It is that kind of film! For me, as someone growing up in the 90’s, watching a certain type of film on VHS was everything about cinema. So, that affected my preference for filmmaking; everything from what we shoot on to the way the set is designed. It is retro but it is what my entire filmmaking life has looked like. I’m not trying to make a slick [David] Fincher ultra modern story about isolation and detachment where the crispness of the digital image is perfect. This is a soft, fuzzy film that recalls a lot of movies, all of which were shot on film.
Did you write the script with the intention of utilizing a non-linear approach to the editing?
Yeah, the script was written exactly as it appeared on screen. The editorial approach was along the lines of a skipping record, which I thought about while we were filming. It is similar to ‘Easy Rider’ in the sense that [‘Queen of the Earth’] also has the 1, 2, 1, 2 pattern. I’ve never seen it in anything else, so maybe this was the device to tell everyone we are at another platform of temporal space.
What was your Directing approach to the dialogue-heavy nature of the film? As Elisabeth Moss was in your last film, perhaps you can speak a little about Katherine Waterston, and her abilities…
For me, what I learned on ‘Listen Up Philip’ about working with professional actors is that they are incredible at what they do, so the worst mistake that could be made is to not give them as much freedom as you can. They have ideas and impulses that are interesting and worth following. Not every project has so much elasticity that an actor with an idea can ask if something they had thought of could be tried. For me, letting them do that is the most necessary way of exploration. Usually, it is interesting and if it’s not, worst-case scenario, you cut it out of the movie and everyone still remembers the vibe on the set was one of giving, openness and collaboration.
As I was very trusting of Elisabeth, whenever we were talking about someone else to be in the movie, her input was more than welcome. The dynamic of the other character was very important to Elisabeth, as she had to feel she could go all the way with whoever was her partner.
Katherine came up, as actors do, where you don’t know them and really excited both of us. There was a sense of mystery about her as a person and as a face, which would give the film exactly what we needed. Their physical contrast was so appealing to play with as well. It all became very exciting. When I saw Katherine in ‘Inherent Vice’ I had already known she was an amazing actress but now I knew she was also a movie star. That is the best of both worlds. I made innumerable, obnoxious jokes as we were filming before the New York Film Festival, where both ‘Gone Girl’ and ‘Inherent Vice’ were premiering. As Patrick [Fugit] is in ‘Gone Girl’ I was making jokes at my own expense constantly about the quality of filmmakers these actors have worked with and they are making this little movie with me.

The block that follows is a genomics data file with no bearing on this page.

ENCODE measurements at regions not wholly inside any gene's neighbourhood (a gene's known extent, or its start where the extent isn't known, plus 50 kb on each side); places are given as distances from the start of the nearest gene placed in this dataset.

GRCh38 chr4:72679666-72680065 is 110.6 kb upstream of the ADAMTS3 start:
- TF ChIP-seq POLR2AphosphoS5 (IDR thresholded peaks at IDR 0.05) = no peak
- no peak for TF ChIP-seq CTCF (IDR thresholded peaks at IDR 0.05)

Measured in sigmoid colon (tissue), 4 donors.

Finally, what are your impressions on the Berlinale thus far?
It is my first time and I have only seen one other film so far. Everyone has heard of Berlinale so it is quite incredible to be on the ground and feel the excitement. My favorite type of film festival to travel to are the ones in a real city. I’ve played two films at Locarno and, in terms of the quality of cinema, it is unbelievable; every movie is incredible, but there is little else to do there. If you are at that festival you are only watching movies.
– Interview conducted, edited & transcribed (on location) by Steve Rickinson
About the Filmmaker
Alex Ross Perry was born in Bryn Mawr, Pennsylvania in 1984. He attended the Tisch School of the Arts at New York University and worked at Kim’s Video in Manhattan. He is the director of the films Impolex, The Color Wheel and Listen Up Philip. He lives in Brooklyn, New York.